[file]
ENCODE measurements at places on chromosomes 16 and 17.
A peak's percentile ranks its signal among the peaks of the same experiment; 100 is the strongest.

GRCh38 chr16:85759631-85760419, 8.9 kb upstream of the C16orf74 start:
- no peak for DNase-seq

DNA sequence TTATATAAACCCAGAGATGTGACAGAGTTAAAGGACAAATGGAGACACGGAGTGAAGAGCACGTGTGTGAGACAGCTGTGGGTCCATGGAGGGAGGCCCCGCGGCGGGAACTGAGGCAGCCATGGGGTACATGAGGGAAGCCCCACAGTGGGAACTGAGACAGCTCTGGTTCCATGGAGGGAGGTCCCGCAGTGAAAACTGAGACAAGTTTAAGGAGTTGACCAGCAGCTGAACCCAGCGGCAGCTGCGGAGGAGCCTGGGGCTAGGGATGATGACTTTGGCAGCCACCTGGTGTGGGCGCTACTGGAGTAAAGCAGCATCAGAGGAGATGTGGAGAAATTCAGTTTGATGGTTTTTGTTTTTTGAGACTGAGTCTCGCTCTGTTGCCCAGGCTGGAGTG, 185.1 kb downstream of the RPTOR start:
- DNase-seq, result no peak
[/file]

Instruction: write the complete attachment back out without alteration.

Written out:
ENCODE measurements at places on chromosomes 16 and 17.
A peak's percentile ranks its signal among the peaks of the same experiment; 100 is the strongest.

GRCh38 chr16:85759631-85760419, 8.9 kb upstream of the C16orf74 start:
- no peak for DNase-seq

DNA sequence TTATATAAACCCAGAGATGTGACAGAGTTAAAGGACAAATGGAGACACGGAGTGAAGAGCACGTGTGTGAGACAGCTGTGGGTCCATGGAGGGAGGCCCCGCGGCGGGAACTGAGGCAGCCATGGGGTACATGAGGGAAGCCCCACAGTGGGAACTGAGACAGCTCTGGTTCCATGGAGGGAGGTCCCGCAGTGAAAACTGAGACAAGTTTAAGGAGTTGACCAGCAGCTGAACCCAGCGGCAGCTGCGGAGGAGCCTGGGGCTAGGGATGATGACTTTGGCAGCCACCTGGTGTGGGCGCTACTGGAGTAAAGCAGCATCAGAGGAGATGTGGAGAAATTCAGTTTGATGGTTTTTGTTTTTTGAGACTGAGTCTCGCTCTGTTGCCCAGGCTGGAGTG, 185.1 kb downstream of the RPTOR start:
- DNase-seq, result no peak